As always with these things, it’s best to see what The Register has to say, especially about Microsoft’s hissy fit in response.

Twitter strategies, visualising data, managing projects

Template Twitter strategy for Government Departments
You might think a 20-page strategy a bit over the top for a tool like Twitter. After all, microblogging is a low-barrier to entry, low-risk and low-resource channel relative to other corporate communications overheads like a blog or printed newsletter. And the pioneers in corporate use of Twitter by central government (see No 10, CLG and FCO) all started as low-profile experiments and grew organically into what they are today. But, having held back my JFDI inclinations long enough to sit down and write a proper plan for BIS’s corporate Twitter account, I was surprised by just how much there is to say – and quite how worth saying it is, especially now the platform is more mature and less forgiving of mistakes.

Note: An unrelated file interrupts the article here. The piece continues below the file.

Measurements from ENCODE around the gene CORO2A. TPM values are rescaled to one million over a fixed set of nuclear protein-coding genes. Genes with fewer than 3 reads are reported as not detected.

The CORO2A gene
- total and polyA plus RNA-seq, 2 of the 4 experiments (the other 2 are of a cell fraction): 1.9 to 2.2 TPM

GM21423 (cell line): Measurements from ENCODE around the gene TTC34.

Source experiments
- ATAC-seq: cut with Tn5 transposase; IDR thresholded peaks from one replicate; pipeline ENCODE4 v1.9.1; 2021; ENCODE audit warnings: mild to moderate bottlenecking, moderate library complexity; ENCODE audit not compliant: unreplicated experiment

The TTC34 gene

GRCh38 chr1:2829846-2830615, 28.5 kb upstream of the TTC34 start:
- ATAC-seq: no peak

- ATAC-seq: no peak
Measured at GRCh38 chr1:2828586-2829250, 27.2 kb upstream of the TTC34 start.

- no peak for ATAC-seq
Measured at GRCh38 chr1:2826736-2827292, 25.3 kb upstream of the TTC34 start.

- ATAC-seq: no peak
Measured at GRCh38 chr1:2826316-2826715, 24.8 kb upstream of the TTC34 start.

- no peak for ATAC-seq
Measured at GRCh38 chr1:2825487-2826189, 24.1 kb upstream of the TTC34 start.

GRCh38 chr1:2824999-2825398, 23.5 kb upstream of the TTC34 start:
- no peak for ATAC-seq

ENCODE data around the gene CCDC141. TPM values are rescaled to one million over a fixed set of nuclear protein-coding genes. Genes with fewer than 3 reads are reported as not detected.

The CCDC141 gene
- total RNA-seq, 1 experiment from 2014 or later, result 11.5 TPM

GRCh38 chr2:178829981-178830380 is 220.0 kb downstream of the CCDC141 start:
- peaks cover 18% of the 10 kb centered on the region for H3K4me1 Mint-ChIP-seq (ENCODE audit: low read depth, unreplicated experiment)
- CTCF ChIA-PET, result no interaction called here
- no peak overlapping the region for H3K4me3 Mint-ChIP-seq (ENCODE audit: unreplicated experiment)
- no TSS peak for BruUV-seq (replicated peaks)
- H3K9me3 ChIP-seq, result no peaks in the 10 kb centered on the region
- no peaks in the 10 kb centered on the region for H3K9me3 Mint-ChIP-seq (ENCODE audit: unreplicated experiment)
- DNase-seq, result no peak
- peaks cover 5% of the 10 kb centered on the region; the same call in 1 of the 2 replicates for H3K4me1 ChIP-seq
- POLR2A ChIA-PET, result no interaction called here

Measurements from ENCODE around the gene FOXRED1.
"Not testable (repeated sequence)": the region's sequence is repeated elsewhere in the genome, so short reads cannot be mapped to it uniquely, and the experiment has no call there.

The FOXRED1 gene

50 great examples of data visualization
50 of the best data visualizations and tools for creating your own visualizations out there, covering everything from Digg activity to network connectivity to what’s currently happening on Twitter.

University of Edinburgh Records Management Section – advice on freedom of information, data protection and records management
The Records Management Section provides help and advice to all units of the University on information management issues including records management practices and procedures, data protection and freedom of information.  We are also responsible for the Central Records Registry and the day-to day management of the records of the central administrative areas formerly known as Policy and Planning.

University of Edinburgh Projects Web Site
A one stop source of information about University IT projects – Templates and methodologies to assist in the successful management of projects – A filing system and repository for project related documentation – A communication vehicle for keeping stakeholders informed about project progress.